Tag Archives: Schrodinger equation

The pleasures of reading Feynman on Physics — III

The more I read volume III of the Feynman Lectures on Physics about Quantum Mechanics the better I like it.  Even having taken two courses in it 60 and 10 years ago, Feynman takes a completely different tack, plunging directly into what makes quantum mechanics different than anything else.

He starts by saying “Traditionally, all courses in quantum mechanics have begun in the same way, retracing the path followed in the historical development of the subject.  One first learns a great deal about classical mechanics so that he will be able to understand how to solve the Schrodinger equation.  Then he spends a long time working out various solutions.  Only after a detailed study of this equation does he get to the advanced subject of the electron’s spin.”

Not to worry, he gets to the Hamiltonian on p. 85 and  the Schrodinger equation p. 224.   But he is blunt about it “We do not intend to have you think we have derived the Schrodinger equation but only wish to show you one way of thinking abut it.  When Schrodinger first wrote it down, he gave a kind of derivation based on some heuristic arguments and some brilliant intuitive guesses.  Some of the arguments he used were even false, but that does not matter. “

When he gives the law correct of physics for a particle moving freely in space with no forces, no disturbances (basically the Hamiltonian), he says “Where did we get that from”  Nowhere. It’s not possible to derive it from anything you know.  It came out of the mind of Schrodinger, invented in his struggle to find an understanding of the experimental observations of the real world.”  How can you not love a book written like this?

Among the gems are the way the conservation laws of physics arise in a very deep sense from symmetry (although he doesn’t mention Noether’s name).   He shows that atoms radiate photons because of entropy (p. 69).

Then there is his blazing honesty “when philosophical ideas associated with science are dragged into another field, they are usually completely distorted.”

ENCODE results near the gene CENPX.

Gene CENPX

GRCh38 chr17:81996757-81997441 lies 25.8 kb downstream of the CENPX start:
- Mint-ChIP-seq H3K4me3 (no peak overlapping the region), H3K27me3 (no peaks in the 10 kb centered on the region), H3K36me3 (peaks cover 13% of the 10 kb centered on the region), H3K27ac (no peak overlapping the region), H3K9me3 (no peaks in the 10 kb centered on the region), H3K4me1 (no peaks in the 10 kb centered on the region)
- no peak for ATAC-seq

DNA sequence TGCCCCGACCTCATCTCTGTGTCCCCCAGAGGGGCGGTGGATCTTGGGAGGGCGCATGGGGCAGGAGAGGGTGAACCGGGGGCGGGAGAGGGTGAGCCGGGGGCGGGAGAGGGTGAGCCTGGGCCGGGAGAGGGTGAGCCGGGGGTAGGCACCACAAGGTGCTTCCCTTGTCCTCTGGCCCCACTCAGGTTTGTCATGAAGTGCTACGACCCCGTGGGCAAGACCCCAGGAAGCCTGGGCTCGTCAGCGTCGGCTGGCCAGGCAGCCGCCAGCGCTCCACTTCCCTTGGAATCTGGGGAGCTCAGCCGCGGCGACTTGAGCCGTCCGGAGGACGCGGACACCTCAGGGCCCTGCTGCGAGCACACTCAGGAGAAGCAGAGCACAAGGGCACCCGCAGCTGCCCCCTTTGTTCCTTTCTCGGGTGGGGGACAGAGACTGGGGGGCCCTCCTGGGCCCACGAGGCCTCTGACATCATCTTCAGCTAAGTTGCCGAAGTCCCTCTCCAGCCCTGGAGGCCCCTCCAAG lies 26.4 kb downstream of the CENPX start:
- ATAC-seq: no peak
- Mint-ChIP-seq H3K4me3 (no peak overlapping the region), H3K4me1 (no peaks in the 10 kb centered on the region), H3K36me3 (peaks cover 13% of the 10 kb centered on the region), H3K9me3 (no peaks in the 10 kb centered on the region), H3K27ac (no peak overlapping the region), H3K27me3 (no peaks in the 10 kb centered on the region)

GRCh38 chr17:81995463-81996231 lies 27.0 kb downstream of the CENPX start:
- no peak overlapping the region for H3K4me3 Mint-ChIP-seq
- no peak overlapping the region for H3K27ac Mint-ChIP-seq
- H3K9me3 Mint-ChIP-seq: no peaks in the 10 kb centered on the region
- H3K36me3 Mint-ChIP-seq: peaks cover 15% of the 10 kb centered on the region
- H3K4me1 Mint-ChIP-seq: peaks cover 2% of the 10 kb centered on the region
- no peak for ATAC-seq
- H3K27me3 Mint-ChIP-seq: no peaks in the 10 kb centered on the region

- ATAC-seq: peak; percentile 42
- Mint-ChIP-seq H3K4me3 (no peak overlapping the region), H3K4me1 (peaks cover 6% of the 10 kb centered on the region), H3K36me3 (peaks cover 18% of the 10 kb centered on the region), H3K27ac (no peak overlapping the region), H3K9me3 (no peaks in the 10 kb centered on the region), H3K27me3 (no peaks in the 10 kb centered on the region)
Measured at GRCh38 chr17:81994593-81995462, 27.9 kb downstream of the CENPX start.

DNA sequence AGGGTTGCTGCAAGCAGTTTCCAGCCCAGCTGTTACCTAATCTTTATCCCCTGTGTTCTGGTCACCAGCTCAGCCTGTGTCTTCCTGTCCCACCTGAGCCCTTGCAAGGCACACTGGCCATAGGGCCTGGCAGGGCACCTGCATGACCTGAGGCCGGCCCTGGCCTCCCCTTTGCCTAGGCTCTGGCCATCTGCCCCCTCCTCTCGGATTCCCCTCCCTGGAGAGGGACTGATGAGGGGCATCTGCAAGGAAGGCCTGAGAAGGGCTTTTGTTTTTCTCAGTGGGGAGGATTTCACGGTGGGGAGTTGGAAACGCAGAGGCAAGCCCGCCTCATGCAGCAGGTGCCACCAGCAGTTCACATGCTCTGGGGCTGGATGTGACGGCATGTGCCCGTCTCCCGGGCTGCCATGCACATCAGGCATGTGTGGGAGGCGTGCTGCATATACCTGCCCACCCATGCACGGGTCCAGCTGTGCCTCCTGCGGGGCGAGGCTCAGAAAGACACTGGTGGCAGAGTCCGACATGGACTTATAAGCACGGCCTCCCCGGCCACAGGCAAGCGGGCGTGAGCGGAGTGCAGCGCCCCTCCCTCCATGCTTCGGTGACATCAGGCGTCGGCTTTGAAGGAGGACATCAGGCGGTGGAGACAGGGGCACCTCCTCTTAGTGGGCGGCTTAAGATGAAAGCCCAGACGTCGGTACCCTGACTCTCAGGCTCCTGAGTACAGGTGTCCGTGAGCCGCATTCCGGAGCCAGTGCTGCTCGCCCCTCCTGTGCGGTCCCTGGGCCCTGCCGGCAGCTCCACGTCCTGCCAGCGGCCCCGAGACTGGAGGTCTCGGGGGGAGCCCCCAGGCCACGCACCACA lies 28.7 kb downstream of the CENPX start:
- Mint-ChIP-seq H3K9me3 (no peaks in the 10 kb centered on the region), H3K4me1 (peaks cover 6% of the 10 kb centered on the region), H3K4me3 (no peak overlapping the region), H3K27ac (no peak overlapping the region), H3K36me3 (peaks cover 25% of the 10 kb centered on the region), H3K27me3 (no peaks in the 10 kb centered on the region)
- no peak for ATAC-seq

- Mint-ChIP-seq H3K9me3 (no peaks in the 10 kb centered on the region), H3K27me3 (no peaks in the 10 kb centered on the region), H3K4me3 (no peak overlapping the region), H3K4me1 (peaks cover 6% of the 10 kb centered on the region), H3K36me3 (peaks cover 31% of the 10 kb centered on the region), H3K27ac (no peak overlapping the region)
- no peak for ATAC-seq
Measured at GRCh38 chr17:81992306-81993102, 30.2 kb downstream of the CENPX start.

He spends a lot of time on the Stern Gerlach experiment and its various modifications and how they put you face to face with the bizarrities of quantum mechanics.

He doesn’t shy away from dealing with ‘spooky action at a distance’ although he calls it the Einstein Podolsky Rosen paradox.  He shows why if you accept the way quantum mechanics works, it isn’t a paradox at all (this takes a lot of convincing).

He ends up with “Do you think that it is not a paradox, but that it is still very peculiar?  On that we can all agree. It is what makes physics fascinating”

There are tons more but I hope this whets your appetite

The pleasures of reading Feynman on Physics

“Traditionally, all courses in quantum mechanics have begun in the same way, retracing the path followed in the historical development of the subject.  One first learns a great deal about classical mechanics so that he will be able to understand how to solve the Schrodinger equation.  Then he spends a long time working out various solutions.  Only after a detailed study of this equation does he get to the advanced subject of the electron’s spin.”

From vol. III of the Feynman lectures on physics  p. 3 – 1.

Certainly that’s the way I was taught QM as a budding chemist in 1961. Nothing wrong with that.  For a chemist it is very useful to see how all those orbitals pop out of series solutions to the Schrodinger equation for the hydrogen atom.

“We have come to the conclusion that what are usually called the advanced parts of quantum mechanics are in fact, quite simple. The mathematics that is involved is particularly simple, involving simple algebraic operations and no differential equations or at most only very simple ones.”

Quite true, but when, 50 years or so later,  I audited a QM course at an elite woman’s college, the underlying linear algebra wasn’t taught — so I wrote a series of posts giving the basics of the linear algebra used in QM — start at https://luysii.wordpress.com/2010/01/04/linear-algebra-survival-guide-for-quantum-mechanics-i/ and follow the links (there are 8 more posts).

Even more interesting was the way Mathematica had changed the way quantum mechanics was taught — see https://luysii.wordpress.com/2009/09/22/what-hath-mathematica-wrought/

But back to Feynman:  I’m far from sure a neophyte could actually learn QM this way, but having mucked about using and being exposed to QM and its extensions for 60 years, Feynman’s development of the subject is simply a joy to read. Feynman starts out as a good physicist should with the experiments.  Nothing fancy, bullets are shot at a screen through a slit, then electrons then two slits, and the various conundrums arising when one slit is closed.

Onward and upward through the Stern Gerlach experiments and how matrices are involved (although Feynman doesn’t call them that).  The only flaw in what I’ve found so far is his treatment of phase factors (p. 4 -1 ).  They aren’t really defined, but they are crucial as phase factors are what breaks the objects of physics into fermions and bosons.

If you’ve taken any course in QM and have some time (who doesn’t now that we’re all essentially inmates in our own homes/apartments) than have a look.   You’ll love it.  As Bill Gates said about the books “It is good to sit at the feet of the master”.